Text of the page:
1/2 cup butter, chilled and cut into cubes
1/4 teaspoon salt
1/2 teaspoon sugar
1/4 cup ice water

For the pie filling you will need:
1 cup pumpkin puree
2 eggs
2/3 cup brown sugar
2 tablespoon maple syrup
1 teaspoon cinnamon
1 teaspoon ginger
1/4 teaspoon cloves
2/3 cup half and half

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For the crust:
In a large bowl, combine flour and salt. Cut in butter until mixture resembles coarse crumbs, either with a pastry cutter or two knives. Stir in water, a tablespoon at a time, until mixture forms a ball. Wrap in plastic and refrigerate for 4 hours or overnight. Roll dough out to fit a 9 inch pie plate. Place crust in pie plate. Press the dough evenly into the bottom and sides of the pie plate.

For the filling:
Preheat oven to 350 degrees. In a large bowl or in the bowl of a stand mixer, mix the pumpkin, eggs, brown sugar, maple syrup and spices together until well combined. Pour in the half and half and stir until incorporated. Pour filling into unbaked pie shell and baked for 40-45 minutes or until a toothpick inserted comes out clean. Let cool before slicing and serving.

Let’s Toast: Vegan Pumpkin Spice Creamer

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If you’re not part of the pumpkin spice craze yet, then gather ’round. This vegan coffee creamer recipe is sure to make you a follower. Unlike other commercial coffee creamers, this one is made with almond milk, maple syrup, real pumpkin (imagine that!) and variety of fall-friendly spices. Whip up a batch and keep it  in the fridge all winter long. You can even make your own pumpkin puree from scratch with our recipe here. Feel free to adjust the sweetness and spice levels to your own tastes, but this is the version we found to be the most flavorful.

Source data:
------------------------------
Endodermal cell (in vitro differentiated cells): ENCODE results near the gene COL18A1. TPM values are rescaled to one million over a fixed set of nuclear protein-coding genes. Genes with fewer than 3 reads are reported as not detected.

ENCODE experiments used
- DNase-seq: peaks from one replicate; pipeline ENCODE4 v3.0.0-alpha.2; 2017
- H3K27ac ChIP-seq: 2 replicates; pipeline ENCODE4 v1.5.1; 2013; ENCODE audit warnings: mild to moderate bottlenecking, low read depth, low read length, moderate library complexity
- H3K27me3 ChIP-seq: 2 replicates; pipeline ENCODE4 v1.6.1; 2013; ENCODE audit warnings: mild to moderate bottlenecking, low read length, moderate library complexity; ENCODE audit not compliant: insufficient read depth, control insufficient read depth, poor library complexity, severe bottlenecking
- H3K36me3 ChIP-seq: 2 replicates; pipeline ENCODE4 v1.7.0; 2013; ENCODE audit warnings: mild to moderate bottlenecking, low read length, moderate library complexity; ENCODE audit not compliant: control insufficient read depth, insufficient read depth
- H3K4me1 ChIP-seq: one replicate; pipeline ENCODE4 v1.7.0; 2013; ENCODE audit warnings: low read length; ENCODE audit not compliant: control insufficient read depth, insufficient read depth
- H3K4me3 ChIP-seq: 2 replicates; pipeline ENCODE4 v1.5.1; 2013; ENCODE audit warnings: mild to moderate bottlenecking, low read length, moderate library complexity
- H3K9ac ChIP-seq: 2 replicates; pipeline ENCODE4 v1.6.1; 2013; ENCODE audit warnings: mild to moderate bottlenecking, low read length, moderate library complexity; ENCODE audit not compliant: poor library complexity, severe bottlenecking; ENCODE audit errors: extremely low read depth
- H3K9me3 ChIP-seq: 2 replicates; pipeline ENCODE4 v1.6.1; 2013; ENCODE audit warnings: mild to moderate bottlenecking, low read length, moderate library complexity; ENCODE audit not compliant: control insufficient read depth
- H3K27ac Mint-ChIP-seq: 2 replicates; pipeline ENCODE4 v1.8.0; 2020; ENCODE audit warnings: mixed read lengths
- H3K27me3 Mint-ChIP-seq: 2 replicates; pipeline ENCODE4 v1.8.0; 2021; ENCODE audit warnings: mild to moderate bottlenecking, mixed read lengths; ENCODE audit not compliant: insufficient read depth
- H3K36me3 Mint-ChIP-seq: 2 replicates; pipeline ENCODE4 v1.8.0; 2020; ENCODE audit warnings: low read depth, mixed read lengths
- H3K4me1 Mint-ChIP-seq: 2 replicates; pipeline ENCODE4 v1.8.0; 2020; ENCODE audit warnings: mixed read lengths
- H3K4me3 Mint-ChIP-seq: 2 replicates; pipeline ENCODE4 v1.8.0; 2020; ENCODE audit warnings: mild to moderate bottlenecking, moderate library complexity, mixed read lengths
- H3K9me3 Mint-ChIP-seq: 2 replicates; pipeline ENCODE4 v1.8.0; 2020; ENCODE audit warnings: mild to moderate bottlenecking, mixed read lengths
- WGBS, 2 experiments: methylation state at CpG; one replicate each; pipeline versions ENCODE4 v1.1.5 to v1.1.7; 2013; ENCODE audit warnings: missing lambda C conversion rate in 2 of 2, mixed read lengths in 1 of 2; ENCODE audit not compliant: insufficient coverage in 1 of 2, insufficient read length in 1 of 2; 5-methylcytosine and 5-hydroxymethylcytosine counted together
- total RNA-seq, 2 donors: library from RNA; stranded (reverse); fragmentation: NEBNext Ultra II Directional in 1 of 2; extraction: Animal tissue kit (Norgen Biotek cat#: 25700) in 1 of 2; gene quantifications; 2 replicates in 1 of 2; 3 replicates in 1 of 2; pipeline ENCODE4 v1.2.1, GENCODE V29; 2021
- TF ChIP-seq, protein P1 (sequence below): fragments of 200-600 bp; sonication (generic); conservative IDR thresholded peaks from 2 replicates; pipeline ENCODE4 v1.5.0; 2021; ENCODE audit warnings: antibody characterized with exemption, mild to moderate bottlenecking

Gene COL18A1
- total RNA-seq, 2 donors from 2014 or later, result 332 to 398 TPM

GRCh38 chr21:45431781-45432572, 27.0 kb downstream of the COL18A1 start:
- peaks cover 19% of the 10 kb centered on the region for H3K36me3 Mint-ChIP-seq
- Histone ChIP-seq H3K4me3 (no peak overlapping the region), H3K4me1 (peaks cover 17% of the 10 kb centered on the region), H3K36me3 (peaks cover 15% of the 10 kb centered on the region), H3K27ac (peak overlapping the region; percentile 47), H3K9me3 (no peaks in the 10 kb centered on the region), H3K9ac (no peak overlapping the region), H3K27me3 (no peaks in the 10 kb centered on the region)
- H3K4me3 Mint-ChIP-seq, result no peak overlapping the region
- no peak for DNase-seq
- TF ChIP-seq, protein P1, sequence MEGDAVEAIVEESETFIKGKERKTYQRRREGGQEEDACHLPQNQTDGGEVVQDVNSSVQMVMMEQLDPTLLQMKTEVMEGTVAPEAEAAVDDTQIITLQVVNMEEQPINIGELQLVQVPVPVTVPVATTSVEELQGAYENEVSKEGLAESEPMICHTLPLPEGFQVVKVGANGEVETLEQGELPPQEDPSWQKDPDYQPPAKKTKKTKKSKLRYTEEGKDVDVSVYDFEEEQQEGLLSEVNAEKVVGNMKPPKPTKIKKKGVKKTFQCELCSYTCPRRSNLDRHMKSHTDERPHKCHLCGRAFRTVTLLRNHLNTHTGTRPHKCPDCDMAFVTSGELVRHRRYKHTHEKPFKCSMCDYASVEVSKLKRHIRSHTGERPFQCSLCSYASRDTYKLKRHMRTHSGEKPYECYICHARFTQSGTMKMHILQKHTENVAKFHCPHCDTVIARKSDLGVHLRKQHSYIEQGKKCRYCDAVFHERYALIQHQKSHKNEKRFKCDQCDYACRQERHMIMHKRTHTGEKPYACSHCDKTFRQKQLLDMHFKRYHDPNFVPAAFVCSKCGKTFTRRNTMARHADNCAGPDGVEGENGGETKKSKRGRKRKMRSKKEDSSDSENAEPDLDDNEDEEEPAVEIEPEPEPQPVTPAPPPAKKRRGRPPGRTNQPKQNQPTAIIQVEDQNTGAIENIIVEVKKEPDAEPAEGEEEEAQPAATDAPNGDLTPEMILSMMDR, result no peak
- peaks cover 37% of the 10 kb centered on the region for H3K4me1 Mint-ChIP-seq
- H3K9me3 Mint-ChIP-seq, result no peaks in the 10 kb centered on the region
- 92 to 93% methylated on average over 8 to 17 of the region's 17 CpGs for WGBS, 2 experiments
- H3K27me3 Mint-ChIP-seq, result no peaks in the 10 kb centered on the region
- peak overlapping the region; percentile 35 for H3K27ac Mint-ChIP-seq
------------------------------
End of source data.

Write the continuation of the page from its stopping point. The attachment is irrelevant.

2 cups unsweetened almond milk
3 tablespoons pumpkin puree
3 tablespoons maple syrup (the real stuff)
1 teaspoon cinnamon
1/2 teaspoon ginger
1/4 teaspoon nutmeg
1/4 teaspoon cloves
1 teaspoon vanilla

Put all the ingredients in a pan over medium heat and whisk until incorporated. Let cool slightly and pour into a jar. Before adding to coffee give it a good shake!

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Warm Your Head, Hands and Heart

It’s time to start thinking about how you’ll bundle up this fall and winter and we want to make sure you’re stylish while you do it. We offer not only beautiful, high quality knits, but fair-trade and sustainably produced knits, to boot.

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Top Row, Ganesh Himal Trading Co.: Founded in 1984 in Nepal, Ganesh Himal Trading Co. set out to create a business that empowered marginalized populations, like women and refugees. 30 years later, they are a part of the Fair Trade Federation, an organization dedicated to promoting respect and fair interaction, at all levels, between producers and consumers. Why will this line of knits make you feel extra cozy? Ric and Denise, the founders of Ganesh Himal Trading Co. say,”We have always felt that for profit businesses can be as good at modeling “fair trade” as non-profit businesses and so have tried to incorporate that diversity in our own model of who we partner with.” Be sure to bundle up with their hats mittens and scarves this season. To learn more about Ganesh Himal Trading Co. click here.
Middle Row, PACT: PACT has set out to not only provide people with beautiful socks, tights and clothing, they are also on an educational mission to inform consumers about the hardworking farmers behind the garments they wear. PACT wants to remind us that just as food doesn’t come from a grocery store, clothing doesn’t come from a department store- the cotton used to make clothing begins in a farmer’s field. They use strictly Non-GMO cotton seed, wind energy and non-toxic water-based dyes that aren’t harmful to the environment. And on top of all the good they do for the planet, the folks who work for them are treated and paid fairly. Slip into their organic cotton socks. Your feet will thank you. For more PACT and their efforts to create sustainable goods click here.